Mount Ballard, at 7370 feet, is the highpoint of southern Arizona's Mule Mountains. A fairly simple ridge line hike, the route described here runs southwest from Mule Pass near Bisbee, to Mount Ballard's summit, following a use trail and a barbed wire fence.
Beginning at the parking area at Mule Pass (directly above the highway tunnel), near a white obelisk historical marker, one immediately encounters a fence with a private property sign, blocking the obvious use trail that heads uphill into the forest. This is the trail you will want to follow. (See map)
You can either get the property owner's permission (who may live at the house across the street) to hike the short stretch of trail that crosses their land, or bypass the short private property section by bushwhacking a little bit to the west. Either way, the objective is to get on the top of the ridge that runs southwest from Mule Pass.
A tenth of a mile in from Mule Pass, the use trail arrives on top of the ridge, and crosses through a barbed wire fence (6200 feet, 31.45747 N, 109.94388 W). The use trail continues southwest up to Mount Ballard, now paralleling the barbed wire fence, and always staying at or near the crest of the ridge. Open spots among the oaks, junipers, and yuccas allow for some nice views of Bisbee to the east, and of the surrounding area. Along the ridge, a small burn area interrupts the otherwise dense, woody vegetation.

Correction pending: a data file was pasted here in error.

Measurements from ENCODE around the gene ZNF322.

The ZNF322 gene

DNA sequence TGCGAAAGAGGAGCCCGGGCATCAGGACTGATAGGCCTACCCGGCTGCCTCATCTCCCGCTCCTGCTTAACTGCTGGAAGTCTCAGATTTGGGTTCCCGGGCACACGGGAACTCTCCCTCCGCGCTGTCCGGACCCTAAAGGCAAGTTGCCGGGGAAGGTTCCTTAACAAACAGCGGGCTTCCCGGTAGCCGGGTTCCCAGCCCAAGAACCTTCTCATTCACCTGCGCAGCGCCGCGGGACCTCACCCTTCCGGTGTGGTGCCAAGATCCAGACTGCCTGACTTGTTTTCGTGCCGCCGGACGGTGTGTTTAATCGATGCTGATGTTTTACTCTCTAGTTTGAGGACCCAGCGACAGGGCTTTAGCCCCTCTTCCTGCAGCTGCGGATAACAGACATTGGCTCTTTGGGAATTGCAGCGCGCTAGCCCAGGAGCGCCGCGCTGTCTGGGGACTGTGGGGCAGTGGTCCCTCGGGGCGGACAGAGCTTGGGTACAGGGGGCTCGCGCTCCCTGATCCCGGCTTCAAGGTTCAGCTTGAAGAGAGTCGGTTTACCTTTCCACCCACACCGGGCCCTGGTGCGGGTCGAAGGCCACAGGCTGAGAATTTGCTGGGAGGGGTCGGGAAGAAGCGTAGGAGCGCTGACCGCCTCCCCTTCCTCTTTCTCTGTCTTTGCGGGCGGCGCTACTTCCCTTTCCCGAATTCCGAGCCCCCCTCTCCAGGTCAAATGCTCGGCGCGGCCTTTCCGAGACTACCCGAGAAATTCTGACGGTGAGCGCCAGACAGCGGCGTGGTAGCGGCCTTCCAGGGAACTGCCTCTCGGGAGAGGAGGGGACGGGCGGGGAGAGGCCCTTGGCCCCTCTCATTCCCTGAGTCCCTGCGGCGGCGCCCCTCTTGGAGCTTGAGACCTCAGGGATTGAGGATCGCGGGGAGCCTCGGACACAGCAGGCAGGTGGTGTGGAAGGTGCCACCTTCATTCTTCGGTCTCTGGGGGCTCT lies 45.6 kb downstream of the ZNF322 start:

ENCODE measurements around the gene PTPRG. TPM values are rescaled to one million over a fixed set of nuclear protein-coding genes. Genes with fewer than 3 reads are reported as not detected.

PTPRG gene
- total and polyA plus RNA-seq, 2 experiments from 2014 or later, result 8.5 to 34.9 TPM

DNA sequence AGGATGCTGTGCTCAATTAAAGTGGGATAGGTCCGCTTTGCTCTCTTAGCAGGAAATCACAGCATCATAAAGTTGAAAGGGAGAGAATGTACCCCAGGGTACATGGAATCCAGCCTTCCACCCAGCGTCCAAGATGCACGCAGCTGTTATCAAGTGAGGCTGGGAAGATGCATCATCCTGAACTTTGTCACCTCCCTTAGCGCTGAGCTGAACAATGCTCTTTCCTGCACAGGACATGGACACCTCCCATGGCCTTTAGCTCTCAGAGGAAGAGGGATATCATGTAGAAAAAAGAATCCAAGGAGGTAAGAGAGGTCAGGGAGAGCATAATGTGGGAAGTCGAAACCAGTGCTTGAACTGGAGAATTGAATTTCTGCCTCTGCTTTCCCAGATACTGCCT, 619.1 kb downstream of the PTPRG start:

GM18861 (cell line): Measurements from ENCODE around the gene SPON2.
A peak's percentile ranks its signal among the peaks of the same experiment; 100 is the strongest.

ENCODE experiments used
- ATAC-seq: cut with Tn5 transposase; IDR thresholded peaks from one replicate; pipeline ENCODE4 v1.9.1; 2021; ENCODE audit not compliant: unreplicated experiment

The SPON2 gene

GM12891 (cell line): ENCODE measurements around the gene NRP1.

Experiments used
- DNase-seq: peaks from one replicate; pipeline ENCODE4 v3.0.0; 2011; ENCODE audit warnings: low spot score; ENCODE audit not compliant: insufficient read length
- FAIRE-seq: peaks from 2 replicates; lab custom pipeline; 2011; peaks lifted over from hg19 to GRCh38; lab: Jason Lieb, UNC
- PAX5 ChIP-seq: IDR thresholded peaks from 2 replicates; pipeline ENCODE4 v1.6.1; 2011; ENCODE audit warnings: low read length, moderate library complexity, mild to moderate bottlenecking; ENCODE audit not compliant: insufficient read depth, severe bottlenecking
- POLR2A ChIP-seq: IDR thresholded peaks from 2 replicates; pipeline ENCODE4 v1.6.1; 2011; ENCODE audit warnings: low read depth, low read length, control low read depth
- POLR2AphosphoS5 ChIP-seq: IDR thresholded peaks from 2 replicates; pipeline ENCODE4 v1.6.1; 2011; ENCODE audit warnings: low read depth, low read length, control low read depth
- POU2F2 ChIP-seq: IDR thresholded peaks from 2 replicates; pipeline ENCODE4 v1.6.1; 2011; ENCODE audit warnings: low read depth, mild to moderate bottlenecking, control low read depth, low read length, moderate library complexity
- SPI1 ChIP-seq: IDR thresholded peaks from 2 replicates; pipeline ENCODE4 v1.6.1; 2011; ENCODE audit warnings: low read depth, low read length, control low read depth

Nearing 7000 feet, the ridge turns steep, and the footing becomes challenging on loose, decayed rock. Small cairns begin to mark the route as it crests the ridge's sandstone cap and levels out. The use trail and fence line continue across the rocky northeastern arm of Mount Ballard, among tall cane cholla and junipers. Take note of your surroundings for the return hike, as the trail gets a bit vague in spots.
The final 200 feet of Mount Ballard now lie in front of you. The trail heads for the top, squeezing through dense thickets of cane cholla and brush. Close to the summit, there is a nice view to the south down Abrigo Canyon of the Naco area and Mexico, only seven miles distant.
At the wooded summit of Mount Ballard, a register is stashed in the bushes. From the top, one can enjoy a view to the east of Sierra Vista and the Huachuca Mountains. To the northwest along Escabrosa Ridge is the nearby, sharp summit of Fissure Peak, itself almost as high as Ballard.
Return the way you came. - Nov 15 2009 Preston the yeti